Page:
Neoclassical and Romanticism Art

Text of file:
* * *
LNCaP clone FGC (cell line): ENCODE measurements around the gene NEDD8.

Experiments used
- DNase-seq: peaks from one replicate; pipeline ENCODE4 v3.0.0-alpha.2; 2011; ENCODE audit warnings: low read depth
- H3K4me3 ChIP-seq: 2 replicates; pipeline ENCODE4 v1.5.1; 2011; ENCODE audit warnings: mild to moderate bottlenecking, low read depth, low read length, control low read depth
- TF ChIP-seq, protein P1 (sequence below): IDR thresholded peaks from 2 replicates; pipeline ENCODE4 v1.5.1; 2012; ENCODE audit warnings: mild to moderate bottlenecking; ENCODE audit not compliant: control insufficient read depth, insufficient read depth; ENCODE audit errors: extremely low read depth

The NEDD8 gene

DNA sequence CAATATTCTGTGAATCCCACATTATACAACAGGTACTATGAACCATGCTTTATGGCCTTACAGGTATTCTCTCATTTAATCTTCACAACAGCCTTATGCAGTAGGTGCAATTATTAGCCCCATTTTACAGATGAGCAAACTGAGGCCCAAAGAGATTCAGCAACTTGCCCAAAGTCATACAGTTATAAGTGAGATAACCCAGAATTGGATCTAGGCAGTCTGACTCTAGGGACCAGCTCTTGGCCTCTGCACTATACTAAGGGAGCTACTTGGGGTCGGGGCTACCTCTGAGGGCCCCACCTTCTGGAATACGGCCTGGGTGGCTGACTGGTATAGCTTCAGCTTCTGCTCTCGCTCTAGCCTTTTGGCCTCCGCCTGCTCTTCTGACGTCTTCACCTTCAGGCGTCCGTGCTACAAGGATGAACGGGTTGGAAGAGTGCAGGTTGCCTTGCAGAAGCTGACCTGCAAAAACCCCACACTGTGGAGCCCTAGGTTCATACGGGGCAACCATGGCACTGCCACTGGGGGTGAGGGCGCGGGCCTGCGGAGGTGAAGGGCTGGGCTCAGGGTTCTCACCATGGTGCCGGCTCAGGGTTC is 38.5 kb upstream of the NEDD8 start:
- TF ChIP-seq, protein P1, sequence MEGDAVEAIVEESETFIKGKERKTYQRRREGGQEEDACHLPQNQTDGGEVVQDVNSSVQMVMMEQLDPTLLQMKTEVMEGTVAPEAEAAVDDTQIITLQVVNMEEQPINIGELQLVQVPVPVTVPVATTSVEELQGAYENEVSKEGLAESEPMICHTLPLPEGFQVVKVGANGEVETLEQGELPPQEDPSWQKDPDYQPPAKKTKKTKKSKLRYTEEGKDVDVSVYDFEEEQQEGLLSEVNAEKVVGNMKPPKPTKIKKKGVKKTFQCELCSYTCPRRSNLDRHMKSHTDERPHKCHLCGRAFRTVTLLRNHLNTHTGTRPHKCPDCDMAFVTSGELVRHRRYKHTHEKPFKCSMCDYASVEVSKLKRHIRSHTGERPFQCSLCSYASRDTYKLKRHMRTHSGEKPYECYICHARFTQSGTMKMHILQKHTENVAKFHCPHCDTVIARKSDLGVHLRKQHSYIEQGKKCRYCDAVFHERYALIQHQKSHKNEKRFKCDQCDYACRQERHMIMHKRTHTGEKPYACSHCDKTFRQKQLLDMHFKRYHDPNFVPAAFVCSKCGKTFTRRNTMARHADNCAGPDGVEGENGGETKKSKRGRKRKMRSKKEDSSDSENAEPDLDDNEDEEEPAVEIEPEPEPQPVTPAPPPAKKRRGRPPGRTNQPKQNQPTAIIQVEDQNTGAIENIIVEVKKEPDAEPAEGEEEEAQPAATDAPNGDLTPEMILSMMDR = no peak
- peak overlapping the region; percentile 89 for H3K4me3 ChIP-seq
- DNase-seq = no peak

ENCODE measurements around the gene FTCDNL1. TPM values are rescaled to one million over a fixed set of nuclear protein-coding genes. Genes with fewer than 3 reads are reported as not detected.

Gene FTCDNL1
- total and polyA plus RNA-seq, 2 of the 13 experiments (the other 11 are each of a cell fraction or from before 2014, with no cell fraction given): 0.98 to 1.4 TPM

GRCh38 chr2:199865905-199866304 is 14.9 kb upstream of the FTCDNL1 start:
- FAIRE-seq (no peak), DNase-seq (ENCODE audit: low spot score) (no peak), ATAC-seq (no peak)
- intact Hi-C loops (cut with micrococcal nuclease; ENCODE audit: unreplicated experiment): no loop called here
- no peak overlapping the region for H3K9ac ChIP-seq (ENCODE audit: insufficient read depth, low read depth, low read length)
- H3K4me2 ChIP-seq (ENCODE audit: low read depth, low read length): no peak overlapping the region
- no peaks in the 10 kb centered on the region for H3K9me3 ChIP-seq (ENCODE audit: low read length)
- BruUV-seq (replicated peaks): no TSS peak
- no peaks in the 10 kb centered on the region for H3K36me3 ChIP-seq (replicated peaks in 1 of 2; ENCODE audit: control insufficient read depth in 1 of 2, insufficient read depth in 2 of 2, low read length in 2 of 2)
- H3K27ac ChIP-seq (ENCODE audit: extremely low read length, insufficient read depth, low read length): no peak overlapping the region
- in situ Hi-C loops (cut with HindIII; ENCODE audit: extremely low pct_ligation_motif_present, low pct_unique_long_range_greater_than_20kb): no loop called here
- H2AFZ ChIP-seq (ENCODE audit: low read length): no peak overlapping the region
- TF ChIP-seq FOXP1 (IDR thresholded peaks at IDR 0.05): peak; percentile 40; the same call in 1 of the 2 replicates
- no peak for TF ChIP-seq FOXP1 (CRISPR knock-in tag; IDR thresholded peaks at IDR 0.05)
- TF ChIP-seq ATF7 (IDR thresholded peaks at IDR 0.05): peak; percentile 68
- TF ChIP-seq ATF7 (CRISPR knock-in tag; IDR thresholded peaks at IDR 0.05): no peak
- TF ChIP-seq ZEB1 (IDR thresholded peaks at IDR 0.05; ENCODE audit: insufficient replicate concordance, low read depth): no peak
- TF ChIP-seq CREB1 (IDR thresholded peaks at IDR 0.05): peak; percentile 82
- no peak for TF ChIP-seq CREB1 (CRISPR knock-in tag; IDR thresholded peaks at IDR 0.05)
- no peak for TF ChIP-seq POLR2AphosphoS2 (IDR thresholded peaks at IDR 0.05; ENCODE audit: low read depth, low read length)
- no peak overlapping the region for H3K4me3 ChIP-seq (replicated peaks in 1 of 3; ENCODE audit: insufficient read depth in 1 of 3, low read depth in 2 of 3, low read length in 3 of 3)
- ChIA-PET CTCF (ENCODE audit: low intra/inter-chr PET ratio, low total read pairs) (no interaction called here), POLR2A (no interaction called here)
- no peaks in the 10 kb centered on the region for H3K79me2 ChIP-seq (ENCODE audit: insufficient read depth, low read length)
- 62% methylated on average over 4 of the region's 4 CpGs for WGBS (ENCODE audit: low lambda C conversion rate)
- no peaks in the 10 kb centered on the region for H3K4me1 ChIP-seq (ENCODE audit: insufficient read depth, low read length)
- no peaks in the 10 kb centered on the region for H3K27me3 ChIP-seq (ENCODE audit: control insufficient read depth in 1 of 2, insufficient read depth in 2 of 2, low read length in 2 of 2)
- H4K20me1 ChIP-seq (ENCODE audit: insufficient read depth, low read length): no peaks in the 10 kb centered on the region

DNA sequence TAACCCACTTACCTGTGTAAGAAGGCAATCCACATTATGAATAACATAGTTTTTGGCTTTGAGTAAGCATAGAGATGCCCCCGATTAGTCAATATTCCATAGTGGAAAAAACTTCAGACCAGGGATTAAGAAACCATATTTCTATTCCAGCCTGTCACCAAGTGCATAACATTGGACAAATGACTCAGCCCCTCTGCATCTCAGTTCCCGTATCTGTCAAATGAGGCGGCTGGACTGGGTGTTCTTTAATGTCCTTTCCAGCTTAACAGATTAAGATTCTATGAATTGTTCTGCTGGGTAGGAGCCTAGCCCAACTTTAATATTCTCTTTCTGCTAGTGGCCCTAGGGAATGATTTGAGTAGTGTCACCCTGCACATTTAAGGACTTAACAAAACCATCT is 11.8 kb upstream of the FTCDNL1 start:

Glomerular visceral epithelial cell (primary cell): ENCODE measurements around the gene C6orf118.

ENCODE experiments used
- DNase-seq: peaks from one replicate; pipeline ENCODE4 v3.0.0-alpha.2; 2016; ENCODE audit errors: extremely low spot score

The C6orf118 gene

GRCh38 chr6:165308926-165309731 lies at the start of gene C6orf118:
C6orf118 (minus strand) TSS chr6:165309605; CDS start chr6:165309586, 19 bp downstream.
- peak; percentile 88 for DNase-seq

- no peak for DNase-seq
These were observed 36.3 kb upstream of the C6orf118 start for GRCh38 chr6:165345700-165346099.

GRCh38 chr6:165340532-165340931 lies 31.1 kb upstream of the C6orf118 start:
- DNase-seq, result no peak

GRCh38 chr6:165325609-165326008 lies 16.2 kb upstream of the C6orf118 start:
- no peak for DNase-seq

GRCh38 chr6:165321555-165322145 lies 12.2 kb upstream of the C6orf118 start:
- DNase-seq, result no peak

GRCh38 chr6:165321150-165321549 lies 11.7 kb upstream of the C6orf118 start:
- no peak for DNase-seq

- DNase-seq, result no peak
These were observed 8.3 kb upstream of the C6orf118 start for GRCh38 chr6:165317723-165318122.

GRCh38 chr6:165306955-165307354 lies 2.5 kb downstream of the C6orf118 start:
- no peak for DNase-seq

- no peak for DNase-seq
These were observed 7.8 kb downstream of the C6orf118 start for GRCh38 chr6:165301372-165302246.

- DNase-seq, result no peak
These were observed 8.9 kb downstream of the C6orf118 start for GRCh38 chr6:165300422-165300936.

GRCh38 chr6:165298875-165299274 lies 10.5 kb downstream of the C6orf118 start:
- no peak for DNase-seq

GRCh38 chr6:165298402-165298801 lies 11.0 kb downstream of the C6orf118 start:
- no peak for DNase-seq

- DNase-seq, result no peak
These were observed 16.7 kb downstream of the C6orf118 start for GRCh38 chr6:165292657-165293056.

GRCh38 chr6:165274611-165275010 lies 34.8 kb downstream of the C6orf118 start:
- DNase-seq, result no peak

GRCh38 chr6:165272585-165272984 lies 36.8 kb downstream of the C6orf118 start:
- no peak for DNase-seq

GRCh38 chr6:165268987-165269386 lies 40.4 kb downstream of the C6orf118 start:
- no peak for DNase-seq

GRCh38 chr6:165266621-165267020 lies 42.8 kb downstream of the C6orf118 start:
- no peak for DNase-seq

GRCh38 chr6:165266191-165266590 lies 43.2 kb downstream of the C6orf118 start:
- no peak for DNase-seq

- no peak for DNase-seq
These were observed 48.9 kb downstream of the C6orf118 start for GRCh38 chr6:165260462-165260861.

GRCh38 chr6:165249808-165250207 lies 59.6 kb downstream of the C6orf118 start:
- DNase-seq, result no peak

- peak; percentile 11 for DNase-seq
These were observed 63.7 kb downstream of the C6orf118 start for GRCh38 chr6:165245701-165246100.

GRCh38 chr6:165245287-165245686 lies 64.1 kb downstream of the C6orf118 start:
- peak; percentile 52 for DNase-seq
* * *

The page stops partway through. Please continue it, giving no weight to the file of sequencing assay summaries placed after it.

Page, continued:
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Western Governors University Pablo Picasso, a man with works that remained a product of 19th century Romanticism, once said, “We artists are indestructible; even in a prison, or in a concentration camp, I would be almighty in my own world of art, even if I had to paint my pictures with my wet tongue on the dusty floor of my cell (“Quotes about Artists”). Opinions such as this are what differentiate Romanticism and Neoclassicism. Neoclassicism and Romanticism compare in some time frames, yet differ in beliefs, values, and illustration. First, these artistic styles share similar time periods. Neoclassicism and Romanticism have very few similarities, but they both utilized continuing components of the baroque era, which began in 1600 and expressed a style of exaggerated motion that contained easily interpreted detail to produce drama and other reactions. Both had a slight desiring for antiquity, and while Neoclassicism fell under the influence of it, Romanticism reminisced. These styles also occurred during the 18th through the 19th century (McKay). Historians of art saw Neoclassicism as a reaction to the decorative Rococo style and to past developments of architecture and classical art from Greece and Rome. Romanticism in turn, was an early 19th century response to constraints of Neoclassicism (“Neoclassical Painting and Romantic Painting”). Current events highly influenced art movement during these time periods. The paintings often projected the events in their works. Neoclassicism in particular was influenced by the Enlightenment movement, a movement which glorified freedom of religion on separation of church and state and emphasized civil liberties. Over time the art changed to express what the people of the time desired, becoming more and more logical and realistic in representation of their art work. As time went on more and more wars occurred. People
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